website’s origin was well-known, and their own research corroborated the information. In so doing
there was some demonstrated social competence for managing a vast amount of information online,
although it is recognised that reported competency and demonstrated competency are not always
aligned in digital spaces (see Donoso, 2022).
Theme four: Using social media for peer-to-peer mental health support
Information-seeking was not simply a case of passively reading information and absorbing
knowledge. Indeed, some educational uses of social media were constructed as interactive, in the
sense that social media or internet forums were used by adolescents to learn about mental health
conditions, provide peer support, and to create communities of people with certain conditions. In
such a way they were positioned as active researchers of ‘symptoms’.
“but I’ve deﬁnitely researched certain mental illnesses and seen if I, and sort of looked at symptoms”
For adolescents experiencing characteristics of mental health conditions, or those with a di-
agnosed condition, social media can be a useful source of information or peer support. Experiencing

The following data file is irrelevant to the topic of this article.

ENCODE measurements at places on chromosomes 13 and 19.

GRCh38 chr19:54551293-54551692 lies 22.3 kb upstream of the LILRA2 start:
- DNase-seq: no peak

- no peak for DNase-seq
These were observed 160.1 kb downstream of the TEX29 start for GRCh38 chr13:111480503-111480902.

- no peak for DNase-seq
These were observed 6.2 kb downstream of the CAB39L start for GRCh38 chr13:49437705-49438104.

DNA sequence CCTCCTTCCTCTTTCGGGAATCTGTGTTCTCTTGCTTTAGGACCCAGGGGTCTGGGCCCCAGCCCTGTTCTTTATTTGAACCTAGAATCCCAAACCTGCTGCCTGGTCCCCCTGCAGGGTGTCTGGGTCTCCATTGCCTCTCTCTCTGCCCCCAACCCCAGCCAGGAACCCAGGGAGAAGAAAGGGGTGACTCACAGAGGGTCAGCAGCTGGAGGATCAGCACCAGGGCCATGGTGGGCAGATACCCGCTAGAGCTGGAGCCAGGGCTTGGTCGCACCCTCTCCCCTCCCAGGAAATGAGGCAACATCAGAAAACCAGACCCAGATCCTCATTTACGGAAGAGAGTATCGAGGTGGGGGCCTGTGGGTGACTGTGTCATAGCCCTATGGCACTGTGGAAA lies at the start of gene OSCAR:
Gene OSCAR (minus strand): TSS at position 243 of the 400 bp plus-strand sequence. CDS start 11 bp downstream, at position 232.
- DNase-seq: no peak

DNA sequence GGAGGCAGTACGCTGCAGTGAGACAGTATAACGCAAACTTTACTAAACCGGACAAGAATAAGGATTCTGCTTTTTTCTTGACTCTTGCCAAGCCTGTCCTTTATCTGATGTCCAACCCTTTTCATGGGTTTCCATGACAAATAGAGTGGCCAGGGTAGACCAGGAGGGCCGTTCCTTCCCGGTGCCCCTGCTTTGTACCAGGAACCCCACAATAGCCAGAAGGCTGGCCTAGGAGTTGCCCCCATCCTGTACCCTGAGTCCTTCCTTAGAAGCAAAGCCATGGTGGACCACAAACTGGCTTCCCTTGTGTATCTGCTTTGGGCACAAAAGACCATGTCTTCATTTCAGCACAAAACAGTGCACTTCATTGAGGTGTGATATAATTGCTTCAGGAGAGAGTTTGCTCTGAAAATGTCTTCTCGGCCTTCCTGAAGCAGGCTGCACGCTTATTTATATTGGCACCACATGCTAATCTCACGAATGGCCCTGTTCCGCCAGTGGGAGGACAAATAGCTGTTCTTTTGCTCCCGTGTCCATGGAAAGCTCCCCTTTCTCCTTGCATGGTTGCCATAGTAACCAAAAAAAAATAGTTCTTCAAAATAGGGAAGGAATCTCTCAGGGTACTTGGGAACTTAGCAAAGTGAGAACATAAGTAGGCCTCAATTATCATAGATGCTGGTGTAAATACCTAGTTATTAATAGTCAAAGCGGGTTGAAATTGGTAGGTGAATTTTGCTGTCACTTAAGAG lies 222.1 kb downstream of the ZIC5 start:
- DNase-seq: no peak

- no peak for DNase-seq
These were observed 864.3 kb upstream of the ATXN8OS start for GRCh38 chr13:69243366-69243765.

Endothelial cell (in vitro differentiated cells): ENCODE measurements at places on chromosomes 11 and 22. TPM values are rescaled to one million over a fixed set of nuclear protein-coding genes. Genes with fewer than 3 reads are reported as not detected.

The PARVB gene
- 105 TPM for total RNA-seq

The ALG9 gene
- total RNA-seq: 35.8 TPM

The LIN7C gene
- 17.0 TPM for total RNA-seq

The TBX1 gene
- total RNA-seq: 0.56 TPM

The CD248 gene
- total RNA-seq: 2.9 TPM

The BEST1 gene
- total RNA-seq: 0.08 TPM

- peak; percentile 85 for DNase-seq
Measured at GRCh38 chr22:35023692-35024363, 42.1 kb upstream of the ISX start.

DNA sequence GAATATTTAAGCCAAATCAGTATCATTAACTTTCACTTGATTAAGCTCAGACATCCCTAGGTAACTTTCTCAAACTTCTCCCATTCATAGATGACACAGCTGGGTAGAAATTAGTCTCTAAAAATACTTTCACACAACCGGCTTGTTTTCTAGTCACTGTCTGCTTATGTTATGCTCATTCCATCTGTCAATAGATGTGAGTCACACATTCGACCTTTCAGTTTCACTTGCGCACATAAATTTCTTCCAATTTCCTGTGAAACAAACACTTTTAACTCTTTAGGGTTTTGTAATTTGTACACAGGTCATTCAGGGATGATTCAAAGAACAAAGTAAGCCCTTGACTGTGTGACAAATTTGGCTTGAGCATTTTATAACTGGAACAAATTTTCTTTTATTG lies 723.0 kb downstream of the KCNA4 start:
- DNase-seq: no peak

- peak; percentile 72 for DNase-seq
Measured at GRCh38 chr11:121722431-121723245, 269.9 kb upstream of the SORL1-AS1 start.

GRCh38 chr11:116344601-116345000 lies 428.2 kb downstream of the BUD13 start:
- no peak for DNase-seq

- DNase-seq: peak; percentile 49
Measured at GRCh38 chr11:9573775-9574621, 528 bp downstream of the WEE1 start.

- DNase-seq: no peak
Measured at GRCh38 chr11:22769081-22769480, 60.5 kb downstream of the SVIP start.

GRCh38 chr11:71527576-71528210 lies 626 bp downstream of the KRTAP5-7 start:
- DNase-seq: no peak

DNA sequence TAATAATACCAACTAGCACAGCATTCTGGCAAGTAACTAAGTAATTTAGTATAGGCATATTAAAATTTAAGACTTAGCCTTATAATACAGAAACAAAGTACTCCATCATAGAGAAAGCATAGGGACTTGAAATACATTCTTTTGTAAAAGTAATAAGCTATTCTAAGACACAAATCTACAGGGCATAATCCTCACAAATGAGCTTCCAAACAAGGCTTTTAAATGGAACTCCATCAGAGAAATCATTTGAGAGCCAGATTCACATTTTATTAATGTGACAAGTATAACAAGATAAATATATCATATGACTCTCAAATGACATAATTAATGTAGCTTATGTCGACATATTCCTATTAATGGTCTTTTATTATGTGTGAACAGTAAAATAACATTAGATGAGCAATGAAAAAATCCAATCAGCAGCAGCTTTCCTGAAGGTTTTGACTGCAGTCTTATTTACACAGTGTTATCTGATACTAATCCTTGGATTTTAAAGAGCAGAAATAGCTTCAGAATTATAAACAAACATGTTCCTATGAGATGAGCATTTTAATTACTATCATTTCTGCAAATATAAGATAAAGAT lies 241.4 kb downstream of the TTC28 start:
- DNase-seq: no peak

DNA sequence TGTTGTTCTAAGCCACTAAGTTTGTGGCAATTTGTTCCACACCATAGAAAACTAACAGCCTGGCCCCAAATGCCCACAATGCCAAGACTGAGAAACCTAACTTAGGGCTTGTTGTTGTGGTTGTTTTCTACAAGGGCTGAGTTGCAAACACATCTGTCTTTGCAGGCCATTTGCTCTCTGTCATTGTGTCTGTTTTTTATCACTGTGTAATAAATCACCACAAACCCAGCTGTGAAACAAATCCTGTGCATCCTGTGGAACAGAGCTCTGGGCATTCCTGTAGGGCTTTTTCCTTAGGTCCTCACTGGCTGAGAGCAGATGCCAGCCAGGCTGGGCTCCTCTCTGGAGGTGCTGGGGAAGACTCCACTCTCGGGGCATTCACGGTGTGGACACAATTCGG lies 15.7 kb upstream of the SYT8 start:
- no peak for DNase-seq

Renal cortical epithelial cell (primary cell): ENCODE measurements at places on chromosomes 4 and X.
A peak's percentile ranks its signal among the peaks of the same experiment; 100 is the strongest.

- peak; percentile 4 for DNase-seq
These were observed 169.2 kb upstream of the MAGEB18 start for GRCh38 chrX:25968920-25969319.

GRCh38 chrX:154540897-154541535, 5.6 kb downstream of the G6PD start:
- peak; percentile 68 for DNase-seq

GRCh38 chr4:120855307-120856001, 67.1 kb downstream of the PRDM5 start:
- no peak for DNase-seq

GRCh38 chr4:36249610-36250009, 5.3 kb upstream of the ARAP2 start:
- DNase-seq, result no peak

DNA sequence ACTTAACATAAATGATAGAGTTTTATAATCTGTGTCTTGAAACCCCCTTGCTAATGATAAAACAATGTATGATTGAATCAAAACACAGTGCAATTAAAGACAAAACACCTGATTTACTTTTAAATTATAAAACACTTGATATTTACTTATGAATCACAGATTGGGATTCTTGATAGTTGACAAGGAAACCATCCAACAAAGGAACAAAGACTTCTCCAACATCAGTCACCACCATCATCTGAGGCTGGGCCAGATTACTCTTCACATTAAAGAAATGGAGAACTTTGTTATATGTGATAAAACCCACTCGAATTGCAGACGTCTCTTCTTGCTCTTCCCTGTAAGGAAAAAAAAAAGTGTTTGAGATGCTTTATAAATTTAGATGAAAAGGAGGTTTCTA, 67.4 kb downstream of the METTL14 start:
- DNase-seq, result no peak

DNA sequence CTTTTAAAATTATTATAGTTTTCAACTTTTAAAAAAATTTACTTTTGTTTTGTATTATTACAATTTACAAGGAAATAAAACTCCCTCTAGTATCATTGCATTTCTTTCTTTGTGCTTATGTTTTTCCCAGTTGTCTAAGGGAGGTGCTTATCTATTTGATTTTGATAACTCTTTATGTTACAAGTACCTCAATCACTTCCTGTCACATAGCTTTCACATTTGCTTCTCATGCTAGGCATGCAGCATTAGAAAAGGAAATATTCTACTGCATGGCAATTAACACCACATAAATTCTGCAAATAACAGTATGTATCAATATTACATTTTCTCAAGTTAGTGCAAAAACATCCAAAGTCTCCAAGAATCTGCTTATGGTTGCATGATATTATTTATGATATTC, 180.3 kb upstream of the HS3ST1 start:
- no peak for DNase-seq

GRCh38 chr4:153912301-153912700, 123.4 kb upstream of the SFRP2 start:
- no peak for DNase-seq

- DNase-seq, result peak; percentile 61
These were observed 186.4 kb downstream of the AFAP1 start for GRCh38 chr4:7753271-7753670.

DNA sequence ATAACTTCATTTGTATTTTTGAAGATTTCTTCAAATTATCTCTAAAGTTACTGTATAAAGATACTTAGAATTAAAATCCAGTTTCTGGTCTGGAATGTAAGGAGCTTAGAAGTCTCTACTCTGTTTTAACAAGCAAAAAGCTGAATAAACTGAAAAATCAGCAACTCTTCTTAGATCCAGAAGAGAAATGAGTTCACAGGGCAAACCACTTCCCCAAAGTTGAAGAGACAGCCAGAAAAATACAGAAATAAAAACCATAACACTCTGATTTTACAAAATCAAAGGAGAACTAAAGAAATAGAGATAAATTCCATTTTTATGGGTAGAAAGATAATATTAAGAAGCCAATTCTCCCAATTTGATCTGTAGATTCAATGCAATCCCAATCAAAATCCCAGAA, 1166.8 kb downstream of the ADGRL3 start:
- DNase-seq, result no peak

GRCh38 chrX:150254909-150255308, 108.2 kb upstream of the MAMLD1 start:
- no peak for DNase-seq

mental health difﬁculties can feel isolating or challenging, and social media can be a helpful source
“Zoella did her anxiety video, didn’t she? And I think that helped a few girls thinking, ‘oh, it’s not just me
that’s like that”
“Like if, for example, someone like a young person suffers from whatever, whether it’s anxiety like simple
things, like you can go on this website and get self-help and you have like tips on how to overcome the
anxiety or panic attacks”
O’Reilly et al. 9
The spread of information, and the potential for celebrity endorsement, was positioned as helpful
in raising awareness of mental health conditions, like anxiety. Consequently, the beneﬁt was argued
to be that they were supported by the notion that others also encountered the same symptoms. Not